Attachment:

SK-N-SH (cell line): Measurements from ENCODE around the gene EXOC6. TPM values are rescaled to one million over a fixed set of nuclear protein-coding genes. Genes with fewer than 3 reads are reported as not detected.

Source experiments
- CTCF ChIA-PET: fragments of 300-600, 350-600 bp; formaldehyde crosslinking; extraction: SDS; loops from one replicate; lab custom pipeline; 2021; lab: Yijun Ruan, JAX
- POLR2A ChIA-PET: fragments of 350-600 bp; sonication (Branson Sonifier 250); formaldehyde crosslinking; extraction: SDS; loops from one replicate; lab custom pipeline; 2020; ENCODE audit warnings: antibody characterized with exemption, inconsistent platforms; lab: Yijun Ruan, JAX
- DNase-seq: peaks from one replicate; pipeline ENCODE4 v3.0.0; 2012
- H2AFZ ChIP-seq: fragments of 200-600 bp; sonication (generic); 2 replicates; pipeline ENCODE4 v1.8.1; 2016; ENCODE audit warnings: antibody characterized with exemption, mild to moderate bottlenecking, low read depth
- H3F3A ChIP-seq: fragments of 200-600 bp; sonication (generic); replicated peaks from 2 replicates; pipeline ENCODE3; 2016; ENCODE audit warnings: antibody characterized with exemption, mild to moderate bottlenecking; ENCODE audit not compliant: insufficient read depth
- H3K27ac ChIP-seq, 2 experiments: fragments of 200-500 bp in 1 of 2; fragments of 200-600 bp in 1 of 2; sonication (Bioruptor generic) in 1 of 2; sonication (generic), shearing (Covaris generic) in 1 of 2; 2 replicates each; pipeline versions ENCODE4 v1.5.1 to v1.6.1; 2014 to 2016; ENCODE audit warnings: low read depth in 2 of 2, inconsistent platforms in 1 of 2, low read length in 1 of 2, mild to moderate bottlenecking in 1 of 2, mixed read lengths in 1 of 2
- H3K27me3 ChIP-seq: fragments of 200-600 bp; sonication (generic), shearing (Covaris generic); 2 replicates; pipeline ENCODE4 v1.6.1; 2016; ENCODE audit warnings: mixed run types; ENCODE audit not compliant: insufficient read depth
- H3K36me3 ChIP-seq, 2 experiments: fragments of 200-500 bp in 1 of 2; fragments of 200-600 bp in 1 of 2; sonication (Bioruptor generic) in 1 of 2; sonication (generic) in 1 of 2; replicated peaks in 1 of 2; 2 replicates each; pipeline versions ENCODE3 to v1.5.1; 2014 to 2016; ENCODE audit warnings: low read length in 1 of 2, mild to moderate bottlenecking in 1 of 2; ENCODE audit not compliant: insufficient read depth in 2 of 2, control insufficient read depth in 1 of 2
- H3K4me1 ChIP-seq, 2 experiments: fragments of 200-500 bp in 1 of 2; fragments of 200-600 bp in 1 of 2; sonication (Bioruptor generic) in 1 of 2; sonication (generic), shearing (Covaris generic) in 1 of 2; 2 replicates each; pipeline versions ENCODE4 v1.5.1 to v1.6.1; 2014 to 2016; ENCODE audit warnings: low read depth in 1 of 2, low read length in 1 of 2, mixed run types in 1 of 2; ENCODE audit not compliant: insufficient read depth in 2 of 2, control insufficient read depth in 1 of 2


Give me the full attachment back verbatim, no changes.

SK-N-SH (cell line): Measurements from ENCODE around the gene EXOC6. TPM values are rescaled to one million over a fixed set of nuclear protein-coding genes. Genes with fewer than 3 reads are reported as not detected.

Source experiments
- CTCF ChIA-PET: fragments of 300-600, 350-600 bp; formaldehyde crosslinking; extraction: SDS; loops from one replicate; lab custom pipeline; 2021; lab: Yijun Ruan, JAX
- POLR2A ChIA-PET: fragments of 350-600 bp; sonication (Branson Sonifier 250); formaldehyde crosslinking; extraction: SDS; loops from one replicate; lab custom pipeline; 2020; ENCODE audit warnings: antibody characterized with exemption, inconsistent platforms; lab: Yijun Ruan, JAX
- DNase-seq: peaks from one replicate; pipeline ENCODE4 v3.0.0; 2012
- H2AFZ ChIP-seq: fragments of 200-600 bp; sonication (generic); 2 replicates; pipeline ENCODE4 v1.8.1; 2016; ENCODE audit warnings: antibody characterized with exemption, mild to moderate bottlenecking, low read depth
- H3F3A ChIP-seq: fragments of 200-600 bp; sonication (generic); replicated peaks from 2 replicates; pipeline ENCODE3; 2016; ENCODE audit warnings: antibody characterized with exemption, mild to moderate bottlenecking; ENCODE audit not compliant: insufficient read depth
- H3K27ac ChIP-seq, 2 experiments: fragments of 200-500 bp in 1 of 2; fragments of 200-600 bp in 1 of 2; sonication (Bioruptor generic) in 1 of 2; sonication (generic), shearing (Covaris generic) in 1 of 2; 2 replicates each; pipeline versions ENCODE4 v1.5.1 to v1.6.1; 2014 to 2016; ENCODE audit warnings: low read depth in 2 of 2, inconsistent platforms in 1 of 2, low read length in 1 of 2, mild to moderate bottlenecking in 1 of 2, mixed read lengths in 1 of 2
- H3K27me3 ChIP-seq: fragments of 200-600 bp; sonication (generic), shearing (Covaris generic); 2 replicates; pipeline ENCODE4 v1.6.1; 2016; ENCODE audit warnings: mixed run types; ENCODE audit not compliant: insufficient read depth
- H3K36me3 ChIP-seq, 2 experiments: fragments of 200-500 bp in 1 of 2; fragments of 200-600 bp in 1 of 2; sonication (Bioruptor generic) in 1 of 2; sonication (generic) in 1 of 2; replicated peaks in 1 of 2; 2 replicates each; pipeline versions ENCODE3 to v1.5.1; 2014 to 2016; ENCODE audit warnings: low read length in 1 of 2, mild to moderate bottlenecking in 1 of 2; ENCODE audit not compliant: insufficient read depth in 2 of 2, control insufficient read depth in 1 of 2
- H3K4me1 ChIP-seq, 2 experiments: fragments of 200-500 bp in 1 of 2; fragments of 200-600 bp in 1 of 2; sonication (Bioruptor generic) in 1 of 2; sonication (generic), shearing (Covaris generic) in 1 of 2; 2 replicates each; pipeline versions ENCODE4 v1.5.1 to v1.6.1; 2014 to 2016; ENCODE audit warnings: low read depth in 1 of 2, low read length in 1 of 2, mixed run types in 1 of 2; ENCODE audit not compliant: insufficient read depth in 2 of 2, control insufficient read depth in 1 of 2